WASHINGTON, Feb. 3, 2015 -- Early this week, the Environmental Protection Agency officially withdrew its interpretive rule that defined “normal farming practices” for purposes of the Clean Water Act and as required by Congress in the 2015 Omnibus spending bill passed in December.
According to the agency press office, “EPA and the Army Corps of Engineers have followed statutory directive and withdrawn the interpretive rule. The exemptions from Clean Water Act permits for discharges of dredged and/or fill material will continue to apply for normal farming, silviculture, and ranching activities, as well as for other qualifying agricultural activities under 404(f)(1). Withdrawal of the interpretive rule also does not impact the agencies' work to finalize its rulemaking to define the scope of the Clean Water Act.”
The withdrawn EPA guidance issued in March, officially called an Interpretive Rule, said U.S. farmers would only be exempt from needing Clean Water Act permits for 56 routine farming practices conducted near streams and wetlands if they comply with detailed Natural Resources Conservation Service’s technical conservation standards. Not surprisingly, the nation’s crop and livestock organizations opposed the limited definition of normal farming practices near wetlands as well a change in enforcement protocol.
“Our concern with the initial proposal from last year is that it could have altered the long-standing and productive relationship between farmers and the USDA’s Natural Resources Conservation Service in a way that would have made it harder for farmers to implement water conservation measures,” said Jamie Jonker, vice president for sustainability and scientific affairs for the National Milk Producers Federation.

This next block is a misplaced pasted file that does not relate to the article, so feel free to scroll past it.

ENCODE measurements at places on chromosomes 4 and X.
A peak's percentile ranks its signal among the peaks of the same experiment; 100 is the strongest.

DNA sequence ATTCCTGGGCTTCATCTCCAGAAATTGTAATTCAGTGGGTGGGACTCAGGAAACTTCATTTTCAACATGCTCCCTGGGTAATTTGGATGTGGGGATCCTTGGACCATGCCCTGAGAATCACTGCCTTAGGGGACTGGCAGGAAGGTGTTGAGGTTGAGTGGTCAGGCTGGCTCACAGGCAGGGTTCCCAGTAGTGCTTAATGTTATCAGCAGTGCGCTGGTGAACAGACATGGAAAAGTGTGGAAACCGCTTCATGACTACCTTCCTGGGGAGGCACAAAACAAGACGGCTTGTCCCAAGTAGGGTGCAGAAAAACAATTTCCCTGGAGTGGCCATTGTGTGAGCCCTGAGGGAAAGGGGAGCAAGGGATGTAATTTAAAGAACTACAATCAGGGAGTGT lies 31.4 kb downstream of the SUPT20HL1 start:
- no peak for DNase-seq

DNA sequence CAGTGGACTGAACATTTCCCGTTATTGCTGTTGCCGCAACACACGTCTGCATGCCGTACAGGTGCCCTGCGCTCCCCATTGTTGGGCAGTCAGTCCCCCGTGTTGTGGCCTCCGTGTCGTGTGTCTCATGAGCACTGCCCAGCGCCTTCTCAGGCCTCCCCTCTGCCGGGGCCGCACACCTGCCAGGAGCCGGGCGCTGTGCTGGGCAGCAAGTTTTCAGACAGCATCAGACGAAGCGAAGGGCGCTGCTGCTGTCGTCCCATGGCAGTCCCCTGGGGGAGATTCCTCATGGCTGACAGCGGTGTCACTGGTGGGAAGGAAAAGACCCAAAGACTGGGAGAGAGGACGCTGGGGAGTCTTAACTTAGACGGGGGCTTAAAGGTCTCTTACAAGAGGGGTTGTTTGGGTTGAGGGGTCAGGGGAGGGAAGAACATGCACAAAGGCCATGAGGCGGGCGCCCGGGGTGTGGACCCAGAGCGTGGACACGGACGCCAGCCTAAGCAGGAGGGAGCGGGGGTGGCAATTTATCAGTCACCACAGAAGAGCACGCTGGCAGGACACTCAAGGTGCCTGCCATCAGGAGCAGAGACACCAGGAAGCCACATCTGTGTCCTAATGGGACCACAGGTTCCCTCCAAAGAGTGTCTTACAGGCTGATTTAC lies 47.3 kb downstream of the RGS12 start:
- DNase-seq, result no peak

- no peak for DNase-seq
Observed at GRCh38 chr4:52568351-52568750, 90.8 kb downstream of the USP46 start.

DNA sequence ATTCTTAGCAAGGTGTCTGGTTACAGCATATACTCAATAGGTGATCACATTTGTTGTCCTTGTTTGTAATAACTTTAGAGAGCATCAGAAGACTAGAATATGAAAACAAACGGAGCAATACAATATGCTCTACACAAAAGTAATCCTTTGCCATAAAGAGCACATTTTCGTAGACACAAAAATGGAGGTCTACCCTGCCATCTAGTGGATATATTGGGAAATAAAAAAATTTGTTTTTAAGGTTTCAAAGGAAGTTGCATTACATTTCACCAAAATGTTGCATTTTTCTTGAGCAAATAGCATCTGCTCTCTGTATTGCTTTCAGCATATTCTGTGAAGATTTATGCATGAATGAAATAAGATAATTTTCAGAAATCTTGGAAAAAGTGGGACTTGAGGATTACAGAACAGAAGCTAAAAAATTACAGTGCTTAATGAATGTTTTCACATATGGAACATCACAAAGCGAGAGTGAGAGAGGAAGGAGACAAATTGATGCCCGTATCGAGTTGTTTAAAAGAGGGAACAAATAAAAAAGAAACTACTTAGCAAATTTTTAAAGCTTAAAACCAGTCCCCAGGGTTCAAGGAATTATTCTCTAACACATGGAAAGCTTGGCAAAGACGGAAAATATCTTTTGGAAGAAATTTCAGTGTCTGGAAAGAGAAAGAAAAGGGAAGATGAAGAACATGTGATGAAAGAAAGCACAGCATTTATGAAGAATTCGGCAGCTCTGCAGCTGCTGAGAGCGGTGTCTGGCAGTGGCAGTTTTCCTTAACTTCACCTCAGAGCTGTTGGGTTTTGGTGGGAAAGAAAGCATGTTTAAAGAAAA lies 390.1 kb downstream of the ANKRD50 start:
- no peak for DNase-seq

Had the interpretive rule not been withdrawn, Jonker said that “the NRCS would have been thrust into the role of enforcer, rather than remaining a source from which farmers could seek conservation advice.” Established in the 1930s, the NRCS provides voluntary help to farmers who want to conserve resources on their farms.
“The now-withdrawn Interpretive Rule seemed to codify that only those 56 farming practices were exempt from needing to obtain permits under the Clean Water Act,” says Jonker. Currently, he says the NRCS has defined more than 200 normal farming practices typically used near wetlands.
The withdrawn Interpretive Rule was intended to be part of the larger Waters of the U.S. proposal issued by the EPA last March. The larger proposal defined what types of waterways and bodies of water are subject to the Clean Water Act. Following a lengthy public comment period, the proposed rule is still under review by both EPA and the Army Corps of Engineers.
The proposed rule noted that under the Clean Water Act most seasonal and rain-dependent streams and wetlands near rivers and streams are protected. In addition, other types of waters that have more uncertain connections with downstream water will be evaluated through a case-specific analysis of whether the connection is significant.
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